Local 21 members scored major victories in the November elections. Across the Bay Area, Local 21 candidates and ballot measure won in over 85% of the races where our union made an endorsement. Our resources and hard work in this election helped defend public services, raised revenues for local governments, and strengthened our ability to achieve fair contracts. These victories were made possible by the significant contributions of Local 21 members who attended campaign events, made phone calls, and walked door to door to talk to voters. We defeated millions of dollars pouring into our local races with people power.
On the statewide ballot, Local 21 members helped defeat Proposition 5 and Proposition 6. Their defeat means that hundreds of transportation infrastructure projects, thousands of Local 21 jobs, and millions in revenue for local governments will be protected.
Here are some of the election highlights from across the Bay Area:
- Local 21 swept the Board of Supervisor races, with the all the union’s endorsed candidates winning in their respective districts. This is a remarkable achievement given the well-funded opposition from the largest San Francisco corporations and developers. We will now go into next year with a much stronger pro-labor majority on the Board.
- Voters approved Prop. C which will provide $300 million annually to expand homeless services and affordable housing. Prop. C gained national attention and sent the message that voters are willing to make wealthy corporations pay their fair share to reduce inequality and address our most pressing social issues.
- In a big victory, Local 21 helped defeat incumbent City Councilmember Abel Guillen in District 2.
- Last year, Abel crossed our union’s picket line and voted against a fair contract settlement. In his place, Local 21 members helped elect longtime union and community organizer, Nikki Bas, who will be the first Filipina councilwoman in Oakland.
- In another exciting development, Local 21 member Sheng Thao was also elected in District 4. We expect these two newly-elected Council members to be strong allies in our efforts to strengthen public services in Oakland.
- In Hayward, our endorsed candidates for Mayor and two City Council seats were successfully elected. We also helped pass Measure T which brings in new revenue through an increase in the real estate transfer tax.
- In East Bay school districts, Local 21 members had successes in both Berkeley and West Contra Costa. In Berkeley, all three Local 21 candidates were successfully re-elected.
- In West Contra Costa, it appears that Local 21 endorsed candidates will win at least two of the three open seats.
- Local 21 members made progress in positively changing the politics of two city governments and worked to successfully reauthorize a County wide sales tax that will protect millions in revenue for local government. Labor endorsed candidates Maya Esparza in San Jose and Mason Fong in Sunnyvale won their elections, with Local 21 members devoting significant time and energy to both races.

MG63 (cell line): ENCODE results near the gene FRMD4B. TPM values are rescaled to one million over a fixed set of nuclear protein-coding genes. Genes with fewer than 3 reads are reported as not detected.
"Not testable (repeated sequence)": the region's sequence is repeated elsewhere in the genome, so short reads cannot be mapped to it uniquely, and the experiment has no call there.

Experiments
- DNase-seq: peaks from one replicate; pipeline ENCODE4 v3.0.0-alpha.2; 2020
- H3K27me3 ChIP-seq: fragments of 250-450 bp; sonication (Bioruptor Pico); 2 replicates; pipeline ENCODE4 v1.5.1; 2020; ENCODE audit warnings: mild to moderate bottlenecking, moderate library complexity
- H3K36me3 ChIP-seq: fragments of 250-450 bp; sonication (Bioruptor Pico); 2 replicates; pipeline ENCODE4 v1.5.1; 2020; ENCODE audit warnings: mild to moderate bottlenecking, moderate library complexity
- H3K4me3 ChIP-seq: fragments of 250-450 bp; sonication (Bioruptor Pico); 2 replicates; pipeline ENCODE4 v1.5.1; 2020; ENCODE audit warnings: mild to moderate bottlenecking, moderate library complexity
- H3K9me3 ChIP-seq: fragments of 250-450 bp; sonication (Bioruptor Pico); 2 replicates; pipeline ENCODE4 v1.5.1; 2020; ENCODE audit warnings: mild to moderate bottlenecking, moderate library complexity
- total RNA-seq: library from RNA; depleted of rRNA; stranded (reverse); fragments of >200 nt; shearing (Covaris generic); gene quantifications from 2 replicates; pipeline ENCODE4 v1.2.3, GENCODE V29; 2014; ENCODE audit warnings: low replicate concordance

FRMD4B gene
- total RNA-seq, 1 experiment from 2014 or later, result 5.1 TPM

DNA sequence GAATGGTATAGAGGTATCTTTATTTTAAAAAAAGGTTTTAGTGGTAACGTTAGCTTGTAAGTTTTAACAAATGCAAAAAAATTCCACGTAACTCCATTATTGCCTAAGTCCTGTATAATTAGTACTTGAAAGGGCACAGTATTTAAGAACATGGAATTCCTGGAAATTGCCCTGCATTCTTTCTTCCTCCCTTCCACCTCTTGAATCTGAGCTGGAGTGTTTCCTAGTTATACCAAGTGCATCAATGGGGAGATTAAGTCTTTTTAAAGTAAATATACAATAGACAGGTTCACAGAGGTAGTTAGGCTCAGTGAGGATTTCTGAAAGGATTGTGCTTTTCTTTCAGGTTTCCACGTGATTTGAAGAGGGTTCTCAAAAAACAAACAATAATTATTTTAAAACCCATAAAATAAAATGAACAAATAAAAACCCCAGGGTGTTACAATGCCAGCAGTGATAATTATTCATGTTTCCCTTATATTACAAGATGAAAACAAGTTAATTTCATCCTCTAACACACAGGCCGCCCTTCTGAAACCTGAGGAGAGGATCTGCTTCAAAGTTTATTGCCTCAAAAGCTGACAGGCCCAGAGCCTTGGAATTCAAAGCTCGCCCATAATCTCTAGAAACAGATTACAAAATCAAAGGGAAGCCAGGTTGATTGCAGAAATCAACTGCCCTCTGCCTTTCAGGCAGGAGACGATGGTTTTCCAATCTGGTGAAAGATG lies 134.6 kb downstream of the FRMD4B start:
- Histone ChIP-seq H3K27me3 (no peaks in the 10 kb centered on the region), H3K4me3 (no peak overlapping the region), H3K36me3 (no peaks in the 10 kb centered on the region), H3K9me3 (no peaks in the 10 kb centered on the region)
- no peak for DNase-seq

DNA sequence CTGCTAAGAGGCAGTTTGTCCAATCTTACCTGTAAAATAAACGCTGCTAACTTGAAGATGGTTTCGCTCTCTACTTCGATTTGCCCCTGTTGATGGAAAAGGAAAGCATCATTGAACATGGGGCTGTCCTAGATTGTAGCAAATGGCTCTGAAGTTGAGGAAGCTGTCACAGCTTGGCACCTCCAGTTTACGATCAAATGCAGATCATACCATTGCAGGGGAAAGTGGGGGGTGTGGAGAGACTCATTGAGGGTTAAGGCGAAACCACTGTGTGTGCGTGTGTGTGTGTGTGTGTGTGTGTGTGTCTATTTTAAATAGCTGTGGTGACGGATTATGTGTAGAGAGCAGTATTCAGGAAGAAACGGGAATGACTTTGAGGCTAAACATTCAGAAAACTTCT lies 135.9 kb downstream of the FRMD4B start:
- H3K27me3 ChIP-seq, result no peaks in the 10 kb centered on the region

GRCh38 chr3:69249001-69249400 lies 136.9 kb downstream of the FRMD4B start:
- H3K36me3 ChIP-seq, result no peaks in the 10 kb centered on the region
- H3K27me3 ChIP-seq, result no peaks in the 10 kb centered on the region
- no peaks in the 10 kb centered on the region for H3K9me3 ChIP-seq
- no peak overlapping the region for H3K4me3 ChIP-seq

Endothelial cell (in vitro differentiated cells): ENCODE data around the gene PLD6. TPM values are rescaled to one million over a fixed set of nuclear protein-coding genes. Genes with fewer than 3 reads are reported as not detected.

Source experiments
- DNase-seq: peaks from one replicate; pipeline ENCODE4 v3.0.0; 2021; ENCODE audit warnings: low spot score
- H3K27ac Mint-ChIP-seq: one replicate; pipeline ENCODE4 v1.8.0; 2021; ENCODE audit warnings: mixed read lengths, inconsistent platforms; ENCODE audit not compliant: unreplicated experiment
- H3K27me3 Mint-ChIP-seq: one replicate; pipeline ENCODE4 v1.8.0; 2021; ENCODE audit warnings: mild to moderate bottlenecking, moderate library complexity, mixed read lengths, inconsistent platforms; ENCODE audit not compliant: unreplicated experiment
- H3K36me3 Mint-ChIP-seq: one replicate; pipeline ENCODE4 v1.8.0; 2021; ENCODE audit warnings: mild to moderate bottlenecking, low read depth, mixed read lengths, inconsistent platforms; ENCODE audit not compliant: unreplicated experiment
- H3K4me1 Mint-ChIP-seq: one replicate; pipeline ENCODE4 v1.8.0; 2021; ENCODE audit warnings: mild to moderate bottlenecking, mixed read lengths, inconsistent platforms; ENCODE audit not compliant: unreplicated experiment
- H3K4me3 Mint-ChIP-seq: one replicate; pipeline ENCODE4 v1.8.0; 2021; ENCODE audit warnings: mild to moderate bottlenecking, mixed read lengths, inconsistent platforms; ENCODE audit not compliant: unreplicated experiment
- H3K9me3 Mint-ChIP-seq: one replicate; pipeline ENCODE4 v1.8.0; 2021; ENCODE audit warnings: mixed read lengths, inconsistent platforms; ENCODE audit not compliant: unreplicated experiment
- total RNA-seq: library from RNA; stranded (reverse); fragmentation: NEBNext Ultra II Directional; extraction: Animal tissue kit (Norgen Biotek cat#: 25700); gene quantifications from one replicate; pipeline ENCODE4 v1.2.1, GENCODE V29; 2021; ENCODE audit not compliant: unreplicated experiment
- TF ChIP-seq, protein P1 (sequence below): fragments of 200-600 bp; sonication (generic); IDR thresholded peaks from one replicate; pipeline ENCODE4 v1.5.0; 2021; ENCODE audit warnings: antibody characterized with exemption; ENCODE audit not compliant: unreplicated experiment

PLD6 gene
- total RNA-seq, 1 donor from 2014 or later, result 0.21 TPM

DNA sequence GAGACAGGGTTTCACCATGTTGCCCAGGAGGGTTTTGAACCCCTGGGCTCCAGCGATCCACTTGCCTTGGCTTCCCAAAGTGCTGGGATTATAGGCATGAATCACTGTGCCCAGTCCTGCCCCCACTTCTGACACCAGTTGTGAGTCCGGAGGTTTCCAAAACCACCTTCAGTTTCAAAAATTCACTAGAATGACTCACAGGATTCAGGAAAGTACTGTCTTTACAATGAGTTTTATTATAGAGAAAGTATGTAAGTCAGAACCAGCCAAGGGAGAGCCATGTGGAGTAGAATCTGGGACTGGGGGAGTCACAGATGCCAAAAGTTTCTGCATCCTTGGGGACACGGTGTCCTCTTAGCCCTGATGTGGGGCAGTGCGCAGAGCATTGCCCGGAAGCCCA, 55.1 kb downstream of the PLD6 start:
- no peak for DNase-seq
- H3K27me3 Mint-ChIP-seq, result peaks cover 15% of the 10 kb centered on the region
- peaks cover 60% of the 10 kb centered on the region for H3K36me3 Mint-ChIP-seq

- Here are the complete results of Local 21-endorsed elections:
Loss: Assembly District 15 – Jovanka Beckles
VICTORY: Assembly District 17 – David Chiu
VICTORY: Assembly District 18 – Rob Bonta
VICTORY: Assembly District 19 – Phil Ting
VICTORY: Assembly District 20 – Bill Quirk
VICTORY: Assembly District 25 – Kansen Chu
VICTORY: Assembly District 27 – Ash Kalra
VICTORY: Prop. 1: Veterans and Affordable Housing Bond Act of 2018 (YES) – Authorizes $4 billion in general obligation bonds to support affordable housing and a veterans’ home ownership programs.
VICTORY: Prop. 3 Authorizes Bonds to Fund Projects for Water Supply, etc.: (YES) – Authorizes $8.8 billion in general obligation bonds to fund water supply infrastructure projects, support safe drinking water and water quality, and watershed and fisheries improvements.
VICTORY: Prop 5: Changes Requirements for Home Owners to Transfer Property Tax (NO) – Changes rules for how property taxes are calculated for replacement residences that would result in property tax losses for cities, counties, and schools of around $300 million per year in the near term, growing to over $2 billion per year.
VICTORY: Prop. 6: Eliminate Road Repair and Transportation Funding (NO) – Repeals a 2017 transportation law’s revenue provisions. Would result in loss of transportation revenues of $2.9 billion in 2019, increasing to $4.9 billion annually by 2021, which pay for repairs and improvements to roads, highways, and public transportation.
Loss: Prop. 10: Expands Locals’ Authority to Enact Rent Control on Property (YES) – Addresses a growing housing crisis in California by allowing cities to pass policies that would limit rental rates that property owners may charge for new tenants, new construction, and single-family homes.
San Francisco City & County
VICTORY: Board of Supervisors, District 2 – Catherine Stefanie
VICTORY: Board of Supervisors, District 4 – Gordon Mar
VICTORY: Board of Supervisors, District 6 – Matt Haney
VICTORY: Board of Supervisors, District 8 – Rafael Mandelman*
VICTORY: Board of Supervisors, District 10 – Shamann Walton
VICTORY: Assessor-Recorder – Carmen Chu
Loss: Board of Education – Monica Chinchilla